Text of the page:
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5 malls breached fire safety rules after Covid-19 access control measures were put in place: SCDF

SINGAPORE — Five shopping malls were found to have breached fire safety rules after they padlocked several exits.

A locked entrance at People's Park Centre on Aug 18, 2020.

A locked entrance at People's Park Centre on Aug 18, 2020.

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  • Several doors at some malls were found to have been padlocked
  • The Singapore Civil Defence Force has issued the mall operators with notices, fines
  • Buildings must comply with fire safety rules even as they restrict public access during the pandemic 
  • TODAY’s checks on seven malls found that fire safety rules were largely met
  • Shoppers and store owners said that more signs pointing to exits are needed 


SINGAPORE — Five shopping malls were found to have breached fire safety rules after they padlocked several exits. 

This was the outcome of checks by the Singapore Civil Defence Force (SCDF). The breaches took place after access control measures were rolled out at shopping complexes to curb the spread of Covid-19.

In response to TODAY’s queries on Monday (Aug 24), SCDF said that it completed 4,425 checks at various premises as of July 31, including at 113 malls. 

Among the five malls found to have flouted fire safety rules was People’s Park Centre near Chinatown, SCDF said. 

TODAY reader David Kwok Ng Kan first flagged concerns about locked entrances at People’s Park Centre in a Voices letter published last Thursday.

SCDF said that the five malls, including People’s Park Centre, have been handed warnings to remedy the fire hazards or fines, or both, and have since rectified the infringements. 

SCDF declined to name the other four malls that flouted the rules. 

Last Sunday, TODAY checked out seven shopping centres in central Singapore and they appeared to have largely abided by fire safety requirements set out by the authorities. 

These are People’s Park Complex and People’s Park Centre near Chinatown, as well as Ion Orchard, Plaza Singapura, 313@Somerset, Ngee Ann City and Wisma Atria malls along the Orchard Road shopping belt. 

However, shopowners and shoppers said that there could be more signs to point them to possible exits in an emergency.  

Concerns over fire safety emerged after malls began leaving only some entrances on the ground floors open and locking other points of entry — to comply with occupancy limits imposed by the authorities to stem the spread of the coronavirus.

Under the rules, all malls and large standalone stores that exceed 930 sqm in gross floor area can hold only one person for every 10 sqm. 

SCDF said that buildings must still comply with fire safety requirements to enable quick and safe evacuations during a fire, even as they roll out Covid-19 safe management measures.

Buildings must: 

  • Ensure that restricted entry and exit points have doors that can be automatically unlocked to allow evacuation once fire alarms are triggered

  • Ensure that barricades used to prevent access to entrances and exits must be easily removable, with clear notices informing the public that the barricades can be removed in a fire

  • Immediately broadcast during a fire through their public announcement system that all exits can be used for evacuation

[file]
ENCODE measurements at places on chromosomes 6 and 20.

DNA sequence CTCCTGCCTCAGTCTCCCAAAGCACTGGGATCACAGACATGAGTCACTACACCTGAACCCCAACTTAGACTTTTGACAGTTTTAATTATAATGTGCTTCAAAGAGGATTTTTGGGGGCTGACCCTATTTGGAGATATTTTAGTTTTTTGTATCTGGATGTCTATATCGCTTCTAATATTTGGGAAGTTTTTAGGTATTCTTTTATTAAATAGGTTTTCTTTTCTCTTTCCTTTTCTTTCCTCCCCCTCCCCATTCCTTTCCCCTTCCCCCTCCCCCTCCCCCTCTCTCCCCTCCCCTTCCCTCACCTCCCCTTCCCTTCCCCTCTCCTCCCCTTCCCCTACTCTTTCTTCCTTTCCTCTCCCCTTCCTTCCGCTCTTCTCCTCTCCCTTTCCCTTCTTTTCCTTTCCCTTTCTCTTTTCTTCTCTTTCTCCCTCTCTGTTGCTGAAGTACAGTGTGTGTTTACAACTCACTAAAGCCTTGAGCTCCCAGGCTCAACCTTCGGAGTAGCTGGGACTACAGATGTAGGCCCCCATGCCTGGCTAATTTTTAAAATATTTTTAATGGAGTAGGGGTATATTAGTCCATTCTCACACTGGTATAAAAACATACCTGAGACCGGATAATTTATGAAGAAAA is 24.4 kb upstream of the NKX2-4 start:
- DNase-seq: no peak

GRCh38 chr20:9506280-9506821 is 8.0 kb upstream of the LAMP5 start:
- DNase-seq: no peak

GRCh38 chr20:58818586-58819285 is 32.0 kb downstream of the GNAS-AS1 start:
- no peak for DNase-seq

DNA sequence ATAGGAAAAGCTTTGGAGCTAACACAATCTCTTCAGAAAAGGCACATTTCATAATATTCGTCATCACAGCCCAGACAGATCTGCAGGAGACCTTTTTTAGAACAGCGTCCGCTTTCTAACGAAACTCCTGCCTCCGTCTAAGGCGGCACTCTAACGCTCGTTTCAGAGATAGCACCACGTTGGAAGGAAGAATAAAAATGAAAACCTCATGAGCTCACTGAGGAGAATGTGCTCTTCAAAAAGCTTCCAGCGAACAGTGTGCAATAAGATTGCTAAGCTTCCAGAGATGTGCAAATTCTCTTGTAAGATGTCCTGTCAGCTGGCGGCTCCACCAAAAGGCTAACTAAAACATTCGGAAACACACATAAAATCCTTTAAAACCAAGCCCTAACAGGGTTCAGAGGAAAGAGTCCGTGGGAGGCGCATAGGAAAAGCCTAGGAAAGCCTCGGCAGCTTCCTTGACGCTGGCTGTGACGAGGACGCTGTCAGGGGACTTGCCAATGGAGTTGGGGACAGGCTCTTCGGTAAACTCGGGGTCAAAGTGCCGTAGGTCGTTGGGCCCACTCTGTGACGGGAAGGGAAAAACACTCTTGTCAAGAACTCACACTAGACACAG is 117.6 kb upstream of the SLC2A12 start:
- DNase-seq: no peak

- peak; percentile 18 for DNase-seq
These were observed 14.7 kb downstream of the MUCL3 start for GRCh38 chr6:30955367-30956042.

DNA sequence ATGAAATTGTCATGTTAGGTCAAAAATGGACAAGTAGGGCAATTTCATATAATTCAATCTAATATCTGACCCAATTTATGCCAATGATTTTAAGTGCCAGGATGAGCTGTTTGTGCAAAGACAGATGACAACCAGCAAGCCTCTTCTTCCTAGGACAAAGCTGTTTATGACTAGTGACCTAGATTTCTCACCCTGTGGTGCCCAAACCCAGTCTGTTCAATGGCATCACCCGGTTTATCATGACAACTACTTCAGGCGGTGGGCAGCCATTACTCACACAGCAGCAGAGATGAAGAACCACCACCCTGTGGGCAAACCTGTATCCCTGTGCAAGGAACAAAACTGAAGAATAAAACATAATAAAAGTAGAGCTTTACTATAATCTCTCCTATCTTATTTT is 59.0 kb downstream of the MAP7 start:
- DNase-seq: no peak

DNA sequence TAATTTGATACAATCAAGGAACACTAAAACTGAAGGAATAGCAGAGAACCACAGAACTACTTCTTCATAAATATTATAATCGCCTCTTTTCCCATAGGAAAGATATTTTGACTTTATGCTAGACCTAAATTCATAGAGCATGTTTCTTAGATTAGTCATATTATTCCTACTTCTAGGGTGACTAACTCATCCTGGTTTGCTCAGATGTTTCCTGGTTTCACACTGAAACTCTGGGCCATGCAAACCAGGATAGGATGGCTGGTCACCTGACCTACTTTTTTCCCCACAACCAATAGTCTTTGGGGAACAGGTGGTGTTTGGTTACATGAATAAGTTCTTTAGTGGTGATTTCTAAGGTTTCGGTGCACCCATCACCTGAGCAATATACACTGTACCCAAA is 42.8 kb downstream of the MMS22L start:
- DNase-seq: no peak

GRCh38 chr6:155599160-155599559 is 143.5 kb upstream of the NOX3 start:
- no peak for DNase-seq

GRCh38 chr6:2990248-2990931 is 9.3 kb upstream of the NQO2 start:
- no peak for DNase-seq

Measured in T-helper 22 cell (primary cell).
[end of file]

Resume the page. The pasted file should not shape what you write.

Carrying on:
When TODAY visited Ngee Ann City on Sunday, swinging doors at the entry and exit points on the ground floor were barricaded, but they were unlocked and could still be opened. 

Barriers in front of the doors could also be removed and there were signs indicating that the doors can be used in an emergency evacuation. 

The doors at People’s Park Centre that were closed to shoppers were no longer locked and could be opened. The barriers around them were also removable. 

But there was an unused automatic sliding door at People’s Park Centre with a red and white tape plastered over it. There was no indication of whether it could be opened during an emergency.  

Madam Ng Chiew Har, 63, who runs a luggage store near that door, said that she was concerned about the lack of safe escape routes. The taped door would be her closest exit if a fire breaks out. 

“Because of Covid-19, they close the door. But if there is a fire one day, we don’t have a fire escape. This is another risk,” she said. 

While there are other ways out of the complex, she said that everyone would probably rush to the nearest exit during an emergency. “If we really start panicking, who will remember where the doors are?” she asked. 

A locked sliding door at People's Park Centre near Chinatown. Photo: Janice Lim/TODAY

At Plaza Singapura, there were signs on locked sliding doors telling shoppers that the doors would be unlocked automatically for evacuation. 

At the nearby Ion Orchard mall, barricades at some doors that were closed to the public were affixed with signs stating that the public may remove them in an emergency. 


Shopper Aye Su, 39, who is self-employed, said that there should be signs indicating whether some of the shuttered entrances at Ion Orchard can be used as an exit during an emergency. There was no indication on the doors to say that they would open automatically if the fire alarm goes off. 

Ms Shereen Low, a 34-year-old teacher, said that malls should install bright signs specifying where the emergency exits are. 

SCDF said that members of the public may report potential fire hazards by calling its fire hazard reporting line on 1800 280 0000. 

They may also email //scdf_fire_safety_feedback [at]">scdf_fire_safety_feedback [at] or report the potential hazards via SCDF’s myResponder mobile application. 

Related topics

mall fire safety SCDF Covid-19 coronavirus

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